The real estate mogul has boasted about his business chops, insisting he would be a strong president for the economy, jobs and the military while conceding that he could benefit from a vice president with congressional connections and experience to help pass his agenda.
On Thursday, the presumptive Republican presidential nominee set the odds that his running mate will be a former rival, suggesting during an interview with CNBC that there is “probably a 40 percent chance” that his veep will be one of the 16 candidates who ran against him for president.
He’s already said he’s willing to consider Ted Cruz, Marco Rubio and John Kasich. And while Govs. Chris Christie of New Jersey and Paul LePage of Maine have suggested they’re open to joining Trump’s ticket, here’s who isn’t — or at least, so they say:
1. Rob Portman
His campaign manager said the vulnerable incumbent Ohio senator has no interest in Trump’s Vice President slot.
“Rob is not interested in anything but continuing to serve Ohio in the U.S. Senate,” Corry Bliss said in a statement. “He will continue to do what he does each and every day: wake up determined to get results for Ohio families.”
2. Nikki Haley
The South Carolina governor said in a statement Wednesday that she’s flattered to have her name mentioned but isn’t interested in being on Trump’s ticket.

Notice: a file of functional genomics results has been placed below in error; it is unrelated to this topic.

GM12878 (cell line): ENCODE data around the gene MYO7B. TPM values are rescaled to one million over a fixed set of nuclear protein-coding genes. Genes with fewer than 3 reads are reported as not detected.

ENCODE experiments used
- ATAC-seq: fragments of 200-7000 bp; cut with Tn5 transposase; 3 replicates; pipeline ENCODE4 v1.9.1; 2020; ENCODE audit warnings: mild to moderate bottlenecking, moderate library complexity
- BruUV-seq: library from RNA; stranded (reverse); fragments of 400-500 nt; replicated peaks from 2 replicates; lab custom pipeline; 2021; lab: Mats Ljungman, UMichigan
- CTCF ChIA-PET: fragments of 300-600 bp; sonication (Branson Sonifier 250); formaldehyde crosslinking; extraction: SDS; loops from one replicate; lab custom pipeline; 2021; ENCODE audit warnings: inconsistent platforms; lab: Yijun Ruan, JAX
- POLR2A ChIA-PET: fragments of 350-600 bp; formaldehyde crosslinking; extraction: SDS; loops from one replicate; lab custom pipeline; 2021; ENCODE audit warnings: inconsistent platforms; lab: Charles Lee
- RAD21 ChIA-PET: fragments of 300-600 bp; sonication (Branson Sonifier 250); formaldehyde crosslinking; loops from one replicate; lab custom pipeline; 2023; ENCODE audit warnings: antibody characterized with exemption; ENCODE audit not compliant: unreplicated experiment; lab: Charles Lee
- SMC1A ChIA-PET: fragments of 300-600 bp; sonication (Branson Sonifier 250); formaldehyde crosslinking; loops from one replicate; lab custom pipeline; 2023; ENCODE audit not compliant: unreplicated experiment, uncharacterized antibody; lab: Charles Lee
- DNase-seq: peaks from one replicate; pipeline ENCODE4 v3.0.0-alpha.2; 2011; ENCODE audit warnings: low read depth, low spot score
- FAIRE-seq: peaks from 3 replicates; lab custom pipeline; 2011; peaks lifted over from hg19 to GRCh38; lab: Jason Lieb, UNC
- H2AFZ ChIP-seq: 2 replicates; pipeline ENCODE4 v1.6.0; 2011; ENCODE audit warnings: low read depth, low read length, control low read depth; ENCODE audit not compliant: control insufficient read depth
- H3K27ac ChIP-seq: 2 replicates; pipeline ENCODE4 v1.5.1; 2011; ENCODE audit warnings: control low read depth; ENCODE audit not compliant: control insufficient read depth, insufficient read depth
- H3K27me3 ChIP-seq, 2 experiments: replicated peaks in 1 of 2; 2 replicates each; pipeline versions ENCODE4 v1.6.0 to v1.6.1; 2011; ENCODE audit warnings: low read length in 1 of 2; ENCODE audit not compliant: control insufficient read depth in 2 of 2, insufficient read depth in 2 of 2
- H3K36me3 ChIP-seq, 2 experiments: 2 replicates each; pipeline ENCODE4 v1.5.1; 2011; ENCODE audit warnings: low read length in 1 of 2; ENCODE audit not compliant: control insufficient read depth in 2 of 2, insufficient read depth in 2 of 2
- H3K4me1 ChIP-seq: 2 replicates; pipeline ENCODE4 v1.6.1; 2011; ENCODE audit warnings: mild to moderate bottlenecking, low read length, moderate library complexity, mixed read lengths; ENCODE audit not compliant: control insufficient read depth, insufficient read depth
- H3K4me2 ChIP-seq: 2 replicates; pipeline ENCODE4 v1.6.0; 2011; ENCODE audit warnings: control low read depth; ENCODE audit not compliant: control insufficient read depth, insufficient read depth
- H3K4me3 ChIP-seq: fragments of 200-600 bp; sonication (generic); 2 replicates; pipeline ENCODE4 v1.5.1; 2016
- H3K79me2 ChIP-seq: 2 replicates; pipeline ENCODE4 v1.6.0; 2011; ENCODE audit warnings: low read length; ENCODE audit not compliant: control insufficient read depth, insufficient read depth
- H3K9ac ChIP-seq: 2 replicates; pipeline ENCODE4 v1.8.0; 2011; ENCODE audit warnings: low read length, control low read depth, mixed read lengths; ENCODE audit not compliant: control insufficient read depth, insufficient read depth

“To the members of the press who are asking, while I am flattered to be mentioned and proud of what that says about the great things going on in South Carolina, my plate is full and I am not interested in serving as vice president,” she said.
Despite reports suggesting otherwise, Trump told Fox News on Thursday she was never under consideration.
3. Ben Carson
The retired neurosurgeon told Fox News Radio on Wednesday that the businessman shouldn’t pick him as his running mate because of how the “left-wing media” would react. Carson, who will be on Trump’s selection committee, said Trump should choose “someone who really is willing and able to take a significant part of the load.”
It's critically important that all Republicans come together in order to beat Hillary Clinton.
— Dr. Ben Carson (@RealBenCarson) May 6, 2016
“I represent everything that they are against, and there would be so much attention on that and I think it would just distract from what needs to be done,” Carson said.
4. Rick Scott
The Florida governor worked hard to win his gubernatorial election against Republican-turned-Democrat Charlie Crist — he won the tight race in 2014 by just 1 percentage point — and he wants to maintain his seat.
— Rick Scott (@ScottforFlorida) April 27, 2016
“I like my job,” Scott told CNN on Wednesday. “I worked hard to get this job. I’m going to stay in this job.”
5. John Kasich
Trump has said the Ohio governor would be helpful in winning the key swing state, adding Wednesday that he “could certainly consider him” before walking that back.
“I’m not sure that John even wants it, but I think that it’s unlikely that it’ll be John,” Trump said. “I mean, I do have a good view of him and I do have a good opinion of him, but I think it’s probably unlikely.”
In any case, Kasich has vehemently denied having interest in the position, going so far as to say in February that “he would be the worst vice president anybody could ever imagine.”
“I’d be worse than Biden. Because I’m my own man,” he said. “I’m not going to take orders from these people. It’s not what I do. It’s not who I am.”
6. Joe Biden
The Democratic sitting vice president doesn’t exactly meet Trump’s criteria. But he joked with Central American leaders on Wednesday that he has a feeling Trump will choose him as his running mate.
Following laughter, he added, “I have nothing serious to say.”
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